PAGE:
Day 2. Have your students find the annual rainfall amounts, temperatures and then add in clouds and weather to the piece.
Day 3. Add all plant life (Point out that plant life is there to minimize erosion and feed animal life)
Day 4. Add the Animal life and insects
Day 5. A presentation is made to the rest of the class. In their presentation have them address rainfall amounts, temperatures, cloud types most likely in their climate and explain each item on their project.
After all presentations are made, lead a discussion on the differences of each climate using the studentís artwork as your visual aid!
This project fulfills the above visual art 4th grade core standards and the following science 4th grade core standards:
1. Standard 2, objective 1, a. Identify basic cloud types (i.e. Cumulus, Cirrus, Stratus clouds)
2. Standard 3, Objective 1 d.. Classify common rocks found in Utah as sedimentary (i.e., sandstone, conglomerate, shale), igneous (i.e., basalt, granite, obsidian, pumice) and metamorphic (i.e., marble, gneiss, schist). Discuss rock Classifications with your student and decide which kinds they would like to include in their land forms Landscape.
3. Standard 3, Objective 3: a. Diagram or model: a soil profile showing topsoil, subsoil, and bedrock, and how the layers differ in composition.
4. Standard 3, Objective 3, b. Relate the components of soils to the growth of plants in soil (e.g. Mineral nutrients, water
5. Standard 3, Objective 3, c. Explain how plants may help control the erosion of soil.
6. Standard 5, Objective 1, a. Compare the physical characteristics of Utahís Wetlands, forests and deserts
7. Standard 5 , Objective 1, b. Describe Utahís Wetlands, forests and deserts.
8. Standard 5, Objective 1, c. Locate examples of areas that have characteristics of wetlands, forests and deserts.
9. Standard 5, Objective 1, d. Based upon information gathered, classify areas of Utah that are generally identified as wetlands, forests or deserts.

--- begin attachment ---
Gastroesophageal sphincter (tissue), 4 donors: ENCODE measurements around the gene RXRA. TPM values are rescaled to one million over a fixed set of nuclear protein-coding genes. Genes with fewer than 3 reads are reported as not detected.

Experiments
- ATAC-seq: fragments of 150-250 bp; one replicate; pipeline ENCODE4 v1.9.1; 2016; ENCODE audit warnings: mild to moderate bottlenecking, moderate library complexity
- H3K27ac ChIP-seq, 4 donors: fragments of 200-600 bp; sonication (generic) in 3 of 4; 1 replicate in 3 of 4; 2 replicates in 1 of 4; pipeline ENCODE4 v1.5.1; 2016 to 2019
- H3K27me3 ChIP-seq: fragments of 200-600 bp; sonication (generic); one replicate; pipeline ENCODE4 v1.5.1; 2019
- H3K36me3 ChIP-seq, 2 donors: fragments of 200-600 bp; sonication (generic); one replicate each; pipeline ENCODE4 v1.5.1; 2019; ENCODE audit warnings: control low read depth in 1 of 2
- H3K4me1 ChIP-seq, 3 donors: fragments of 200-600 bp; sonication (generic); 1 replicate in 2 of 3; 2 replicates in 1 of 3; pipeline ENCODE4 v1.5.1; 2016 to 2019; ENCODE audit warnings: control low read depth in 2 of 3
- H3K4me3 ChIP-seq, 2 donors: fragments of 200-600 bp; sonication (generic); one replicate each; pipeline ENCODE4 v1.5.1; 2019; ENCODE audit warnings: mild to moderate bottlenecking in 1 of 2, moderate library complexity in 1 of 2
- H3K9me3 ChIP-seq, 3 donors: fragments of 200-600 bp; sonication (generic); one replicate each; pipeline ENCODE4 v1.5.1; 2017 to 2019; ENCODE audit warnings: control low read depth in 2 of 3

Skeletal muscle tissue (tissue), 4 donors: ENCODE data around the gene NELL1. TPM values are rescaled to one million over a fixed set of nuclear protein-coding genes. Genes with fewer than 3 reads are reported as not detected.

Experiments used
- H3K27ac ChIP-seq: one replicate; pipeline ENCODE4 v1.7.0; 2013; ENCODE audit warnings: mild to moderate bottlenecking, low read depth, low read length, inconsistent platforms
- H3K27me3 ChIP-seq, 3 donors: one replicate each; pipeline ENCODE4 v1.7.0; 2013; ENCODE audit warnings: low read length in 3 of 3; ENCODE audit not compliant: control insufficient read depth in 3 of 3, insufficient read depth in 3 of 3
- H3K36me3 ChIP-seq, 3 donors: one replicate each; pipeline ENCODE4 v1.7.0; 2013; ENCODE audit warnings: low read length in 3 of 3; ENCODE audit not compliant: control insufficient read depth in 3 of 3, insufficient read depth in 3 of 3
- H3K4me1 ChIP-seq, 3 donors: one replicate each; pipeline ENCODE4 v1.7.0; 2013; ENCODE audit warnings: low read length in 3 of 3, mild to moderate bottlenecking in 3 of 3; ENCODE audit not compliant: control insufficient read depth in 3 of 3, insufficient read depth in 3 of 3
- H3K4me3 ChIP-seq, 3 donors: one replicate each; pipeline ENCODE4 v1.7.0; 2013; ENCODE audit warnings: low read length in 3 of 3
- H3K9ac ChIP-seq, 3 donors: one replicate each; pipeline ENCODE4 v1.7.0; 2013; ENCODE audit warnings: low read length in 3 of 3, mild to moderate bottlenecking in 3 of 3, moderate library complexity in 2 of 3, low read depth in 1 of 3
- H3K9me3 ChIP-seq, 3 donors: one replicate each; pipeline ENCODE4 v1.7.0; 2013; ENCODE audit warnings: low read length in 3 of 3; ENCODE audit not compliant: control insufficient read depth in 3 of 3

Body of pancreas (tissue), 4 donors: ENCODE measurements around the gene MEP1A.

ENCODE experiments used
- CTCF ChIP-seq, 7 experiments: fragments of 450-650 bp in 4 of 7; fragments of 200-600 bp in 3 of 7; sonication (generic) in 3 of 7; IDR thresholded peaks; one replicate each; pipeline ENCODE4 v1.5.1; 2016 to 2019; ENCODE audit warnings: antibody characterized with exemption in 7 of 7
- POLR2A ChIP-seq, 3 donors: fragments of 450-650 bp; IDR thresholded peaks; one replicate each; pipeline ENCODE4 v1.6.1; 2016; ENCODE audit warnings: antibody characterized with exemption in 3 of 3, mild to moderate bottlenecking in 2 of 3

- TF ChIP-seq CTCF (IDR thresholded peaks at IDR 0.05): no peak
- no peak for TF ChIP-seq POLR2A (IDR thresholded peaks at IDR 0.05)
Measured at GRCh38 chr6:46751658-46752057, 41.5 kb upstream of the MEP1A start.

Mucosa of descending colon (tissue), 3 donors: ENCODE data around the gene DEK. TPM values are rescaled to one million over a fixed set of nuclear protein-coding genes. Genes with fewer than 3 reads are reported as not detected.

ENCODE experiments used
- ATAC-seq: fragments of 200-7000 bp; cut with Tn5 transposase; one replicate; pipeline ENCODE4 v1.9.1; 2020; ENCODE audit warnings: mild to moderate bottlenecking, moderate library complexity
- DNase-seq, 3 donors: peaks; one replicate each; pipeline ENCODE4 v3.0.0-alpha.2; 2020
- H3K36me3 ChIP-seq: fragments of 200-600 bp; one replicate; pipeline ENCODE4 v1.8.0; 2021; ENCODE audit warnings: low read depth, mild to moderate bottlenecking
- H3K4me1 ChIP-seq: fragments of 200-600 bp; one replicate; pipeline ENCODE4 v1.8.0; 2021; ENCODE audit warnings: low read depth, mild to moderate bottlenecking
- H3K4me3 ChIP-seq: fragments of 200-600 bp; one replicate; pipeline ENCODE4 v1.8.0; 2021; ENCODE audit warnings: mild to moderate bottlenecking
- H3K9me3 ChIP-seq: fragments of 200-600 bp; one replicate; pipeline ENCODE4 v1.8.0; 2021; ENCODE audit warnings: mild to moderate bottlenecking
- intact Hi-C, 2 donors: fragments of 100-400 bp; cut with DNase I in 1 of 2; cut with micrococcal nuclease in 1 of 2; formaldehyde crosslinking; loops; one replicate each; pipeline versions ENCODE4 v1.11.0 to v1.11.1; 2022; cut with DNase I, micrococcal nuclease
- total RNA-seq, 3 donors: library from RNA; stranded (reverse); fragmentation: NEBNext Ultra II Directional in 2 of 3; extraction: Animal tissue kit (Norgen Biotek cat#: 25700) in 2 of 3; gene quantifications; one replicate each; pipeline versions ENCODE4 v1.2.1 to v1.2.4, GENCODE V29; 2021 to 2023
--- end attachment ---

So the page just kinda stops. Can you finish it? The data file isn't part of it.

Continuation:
10. Standard 5, Objective 1, e. Create models of wetlands, forests and deserts.
11. Standard 5, Objective 2, a. Identify common plants and animals that inhabit Utahís forests, wetlands and deserts
12. Standard 5, Objective 2, b. Cite examples of physicals features that allow particular plants and animals to live in specific environments.
Follow up lesson #2: Perspective
Description: This is a quick and easy project. Students will paint a monochromatic Landscape.
Learning goals: To create depth by using color and placement
Materials: Blue and red paint, paper, pencil
Basic Concepts: Colors lighten with distance,
The further away an object is, the smaller it is, if itís closer, itís bigger.
Lesson: Draw outlines of hills with a pencil. Start with the hills closest to you. These hills will be lower on the page and will go from one edge of the paper to the other.
*Mix a very light shade of blue paint with a touch of red. Fill in the Sky. Add a little more blue. Fill in the hills that are furthest away. Add more blue and a bit of red and fill in the next range of mountains. Continue adding more paint to darken the color until all the hills are filled in.
Have the students look at their piece and notice where their eye naturally goes. With the repetition of the lines for the mountain Ranges, ask them if their eye just continues to jump and move from line to line. Point out that the repetitive nature of the lines creates movement within this simple piece.
*Start with just a little paint, I started with too much and had to keep adding more to get the paint darker. I ended up with too much paint!
Lesson from The Usborne Complete Book of Art Ideas
Core Standards for 4th grade Visual arts covered in Art to Go presentation and activity:
Standard 1, Objective 2, a. Provide proper ventilation when working with are materials that give off fumes.
1. Standard 1, Objective 2. B. Dispose and/or recycle are material waste in a safe and appropriate manner.
2. Standard 1, Objective 2, c. Clean and store art material wastes in a safe and appropriate manner
3. Standard 1, Objective 2 d. Clean and put back to order art making areas after projects.
4. Standard 2, Objective 1, a. Recognize how height placement creates depth in the artwork
5. Standard 2, Objective 1, c. Recognize space divisions to create more interesting composition
6. Standard 2, Objective 1, d. Identify depth, shadow, color, and mood.
7. Standard 2, Objective 2, a. Draw the base of a distant object higher up on the drawing page than the base of objects that are meant to be in the foreground.
8. Standard 2 Objective 2, e. Identify repetitive elements that create movement
9. Standard 3, Objective 2, d. Classify media and genre
10. Standard 3 Objective 2, b. Interpret how the artist represented moods, feeling and ideas
11. Standard 3, Objective 1, a Explore sources of inspiration
12. Standard 3 Objective 2, e Identify themes in works of art
13. Examine the overall value key of significant works of art and relate the key of each work to a mood
14. Standard 3, Objective 2, e. Identify themes in works of art
15. Standard 4, Objective 2, e. Repeat elements to create movement in artwork.